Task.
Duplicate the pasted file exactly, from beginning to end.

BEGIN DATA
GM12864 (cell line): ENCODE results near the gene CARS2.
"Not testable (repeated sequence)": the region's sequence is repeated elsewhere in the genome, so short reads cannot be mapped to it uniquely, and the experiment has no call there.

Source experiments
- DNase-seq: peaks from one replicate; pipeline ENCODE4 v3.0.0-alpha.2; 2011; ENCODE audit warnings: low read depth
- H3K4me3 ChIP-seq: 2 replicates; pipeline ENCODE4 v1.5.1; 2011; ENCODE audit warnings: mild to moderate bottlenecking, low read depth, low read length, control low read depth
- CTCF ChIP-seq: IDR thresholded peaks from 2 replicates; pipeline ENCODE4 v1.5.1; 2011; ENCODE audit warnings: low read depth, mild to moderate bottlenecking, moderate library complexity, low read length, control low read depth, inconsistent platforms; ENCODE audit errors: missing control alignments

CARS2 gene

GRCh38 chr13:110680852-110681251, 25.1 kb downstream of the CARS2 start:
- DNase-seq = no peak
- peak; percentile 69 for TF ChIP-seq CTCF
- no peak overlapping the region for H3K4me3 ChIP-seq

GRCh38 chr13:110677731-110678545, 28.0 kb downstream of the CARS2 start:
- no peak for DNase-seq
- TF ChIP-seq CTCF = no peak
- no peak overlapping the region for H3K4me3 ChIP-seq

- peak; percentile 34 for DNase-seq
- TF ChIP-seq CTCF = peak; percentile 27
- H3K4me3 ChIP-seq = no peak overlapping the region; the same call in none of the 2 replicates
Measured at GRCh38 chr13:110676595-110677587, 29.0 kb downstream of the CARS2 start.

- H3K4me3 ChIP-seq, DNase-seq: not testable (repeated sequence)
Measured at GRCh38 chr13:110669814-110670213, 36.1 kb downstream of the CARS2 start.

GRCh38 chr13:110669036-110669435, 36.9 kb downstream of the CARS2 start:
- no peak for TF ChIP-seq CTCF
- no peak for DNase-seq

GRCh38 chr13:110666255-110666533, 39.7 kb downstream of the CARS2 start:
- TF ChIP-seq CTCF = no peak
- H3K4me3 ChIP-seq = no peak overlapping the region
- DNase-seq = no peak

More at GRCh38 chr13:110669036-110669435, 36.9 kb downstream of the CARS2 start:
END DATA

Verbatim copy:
GM12864 (cell line): ENCODE results near the gene CARS2.
"Not testable (repeated sequence)": the region's sequence is repeated elsewhere in the genome, so short reads cannot be mapped to it uniquely, and the experiment has no call there.

Source experiments
- DNase-seq: peaks from one replicate; pipeline ENCODE4 v3.0.0-alpha.2; 2011; ENCODE audit warnings: low read depth
- H3K4me3 ChIP-seq: 2 replicates; pipeline ENCODE4 v1.5.1; 2011; ENCODE audit warnings: mild to moderate bottlenecking, low read depth, low read length, control low read depth
- CTCF ChIP-seq: IDR thresholded peaks from 2 replicates; pipeline ENCODE4 v1.5.1; 2011; ENCODE audit warnings: low read depth, mild to moderate bottlenecking, moderate library complexity, low read length, control low read depth, inconsistent platforms; ENCODE audit errors: missing control alignments

CARS2 gene

GRCh38 chr13:110680852-110681251, 25.1 kb downstream of the CARS2 start:
- DNase-seq = no peak
- peak; percentile 69 for TF ChIP-seq CTCF
- no peak overlapping the region for H3K4me3 ChIP-seq

GRCh38 chr13:110677731-110678545, 28.0 kb downstream of the CARS2 start:
- no peak for DNase-seq
- TF ChIP-seq CTCF = no peak
- no peak overlapping the region for H3K4me3 ChIP-seq

- peak; percentile 34 for DNase-seq
- TF ChIP-seq CTCF = peak; percentile 27
- H3K4me3 ChIP-seq = no peak overlapping the region; the same call in none of the 2 replicates
Measured at GRCh38 chr13:110676595-110677587, 29.0 kb downstream of the CARS2 start.

- H3K4me3 ChIP-seq, DNase-seq: not testable (repeated sequence)
Measured at GRCh38 chr13:110669814-110670213, 36.1 kb downstream of the CARS2 start.

GRCh38 chr13:110669036-110669435, 36.9 kb downstream of the CARS2 start:
- no peak for TF ChIP-seq CTCF
- no peak for DNase-seq

GRCh38 chr13:110666255-110666533, 39.7 kb downstream of the CARS2 start:
- TF ChIP-seq CTCF = no peak
- H3K4me3 ChIP-seq = no peak overlapping the region
- DNase-seq = no peak

More at GRCh38 chr13:110669036-110669435, 36.9 kb downstream of the CARS2 start: